Payroll services demand in the South West has increased again according to official figures.
There were 22.76 million people working full-time, 352,000 more than for a year earlier. There were 8.27 million people working part-time, little changed compared with a year earlier.
The employment rate (the proportion of people aged from 16 to 64 who were in work) was 73.4%, little changed compared with January to March 2015 but higher than for a year earlier (72.8%).
The unemployment rate was 5.6%, little changed compared with January to March 2015 but lower than for a year earlier (6.3%). The unemployment rate is the proportion of the labour force (those in work plus those unemployed) who were unemployed.
Comparing April to June 2015 with a year earlier, pay for employees in Great Britain increased by 2.4% including bonuses and by 2.8% excluding bonuses. Earnings including bonuses rose 2.4% from a year ago, compared with 3.2% growth in the March to May period.
There has also been a 12% rise in the number of EU nationals who moved to the UK to work over the last year.
ONS statistician David Freeman said: “This is now the second consecutive time we’ve reported fewer people in work on the quarter. While it’s too early to conclude that the jobs market is levelling off, these figures certainly strengthen that possibility. Growth in pay, however, remains solid.”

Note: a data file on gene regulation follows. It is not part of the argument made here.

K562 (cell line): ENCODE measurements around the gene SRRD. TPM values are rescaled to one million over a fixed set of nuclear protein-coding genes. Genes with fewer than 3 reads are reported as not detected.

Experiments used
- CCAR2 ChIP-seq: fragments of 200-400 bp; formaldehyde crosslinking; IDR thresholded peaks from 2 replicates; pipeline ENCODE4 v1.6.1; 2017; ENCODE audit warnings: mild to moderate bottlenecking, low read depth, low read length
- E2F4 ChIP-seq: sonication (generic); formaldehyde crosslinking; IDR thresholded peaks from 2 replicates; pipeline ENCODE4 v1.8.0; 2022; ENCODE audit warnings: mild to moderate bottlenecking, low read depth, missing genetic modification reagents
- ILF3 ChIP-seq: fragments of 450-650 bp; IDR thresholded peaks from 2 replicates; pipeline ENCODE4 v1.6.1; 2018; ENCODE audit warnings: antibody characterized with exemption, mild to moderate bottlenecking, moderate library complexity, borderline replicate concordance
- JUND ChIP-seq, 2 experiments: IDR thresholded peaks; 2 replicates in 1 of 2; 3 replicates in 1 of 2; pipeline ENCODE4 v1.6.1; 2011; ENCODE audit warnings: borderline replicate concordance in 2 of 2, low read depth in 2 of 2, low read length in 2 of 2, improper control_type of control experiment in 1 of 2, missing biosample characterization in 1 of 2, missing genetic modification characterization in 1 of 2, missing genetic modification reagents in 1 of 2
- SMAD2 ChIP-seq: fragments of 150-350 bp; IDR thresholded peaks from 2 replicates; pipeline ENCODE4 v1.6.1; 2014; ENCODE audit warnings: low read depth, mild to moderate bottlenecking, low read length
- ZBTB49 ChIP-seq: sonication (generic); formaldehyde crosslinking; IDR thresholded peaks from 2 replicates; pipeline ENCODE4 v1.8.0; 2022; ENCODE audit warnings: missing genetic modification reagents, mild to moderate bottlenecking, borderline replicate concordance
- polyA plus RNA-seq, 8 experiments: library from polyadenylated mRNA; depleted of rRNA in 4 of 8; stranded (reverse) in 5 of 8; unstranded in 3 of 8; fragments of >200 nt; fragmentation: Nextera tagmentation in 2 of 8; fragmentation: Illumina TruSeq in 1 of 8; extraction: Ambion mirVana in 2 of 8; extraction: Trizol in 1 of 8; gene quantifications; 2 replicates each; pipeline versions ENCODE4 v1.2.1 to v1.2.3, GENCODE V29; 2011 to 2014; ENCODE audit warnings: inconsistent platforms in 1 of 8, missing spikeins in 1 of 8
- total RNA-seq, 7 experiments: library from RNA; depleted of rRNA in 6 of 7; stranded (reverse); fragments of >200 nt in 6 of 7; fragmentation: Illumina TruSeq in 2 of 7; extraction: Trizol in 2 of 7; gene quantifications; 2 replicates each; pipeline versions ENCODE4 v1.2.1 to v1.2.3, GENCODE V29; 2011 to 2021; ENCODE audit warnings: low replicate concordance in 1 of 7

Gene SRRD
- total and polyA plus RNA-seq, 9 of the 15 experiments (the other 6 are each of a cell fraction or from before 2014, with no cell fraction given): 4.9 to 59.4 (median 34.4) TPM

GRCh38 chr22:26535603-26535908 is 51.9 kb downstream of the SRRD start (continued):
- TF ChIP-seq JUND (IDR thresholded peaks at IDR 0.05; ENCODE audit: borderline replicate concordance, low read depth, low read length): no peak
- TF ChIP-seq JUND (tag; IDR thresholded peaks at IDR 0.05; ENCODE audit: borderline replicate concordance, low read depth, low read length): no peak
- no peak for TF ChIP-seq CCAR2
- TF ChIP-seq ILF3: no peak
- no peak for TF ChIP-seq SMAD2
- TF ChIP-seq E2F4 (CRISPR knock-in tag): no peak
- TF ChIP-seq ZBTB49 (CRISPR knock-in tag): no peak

The number of EU nationals who moved to the UK to work increased by 250,000 on the same period last year, raising the figure to 1.98 million. Non-EU nationals working in the UK was little changed at 1.2 million.
The unemployment rate in the UK was highest in the North East (8.1%) of England and lowest in the South West (4.4%).
The youth unemployment rate rose marginally to 16% compared with 15.9% in the January to March period, but was down from 16.9% a year earlier.
Some 22.76 million people were in full-time work, the ONS said, up 352,000 from a year ago. The number of part-time workers was 8.27 million, little changed from a year earlier.
While the growth in earnings still remains well above the rate of inflation, the weaker-than-expected pay figure – together with the slight increase in unemployment – pushed the value of the pound down.
Wage growth is one factor the Bank of England has been keeping a close eye on as it considers when to increase UK interest rates.
The ONS said there were 735,000 job vacancies in the May to July period, which was little changed from the previous three months but 69,000 more than a year earlier.
The unemployment figures are based on the Labour Force Survey, in which the ONS speaks to 60,000 households once a quarter, making it the country’s biggest household survey.
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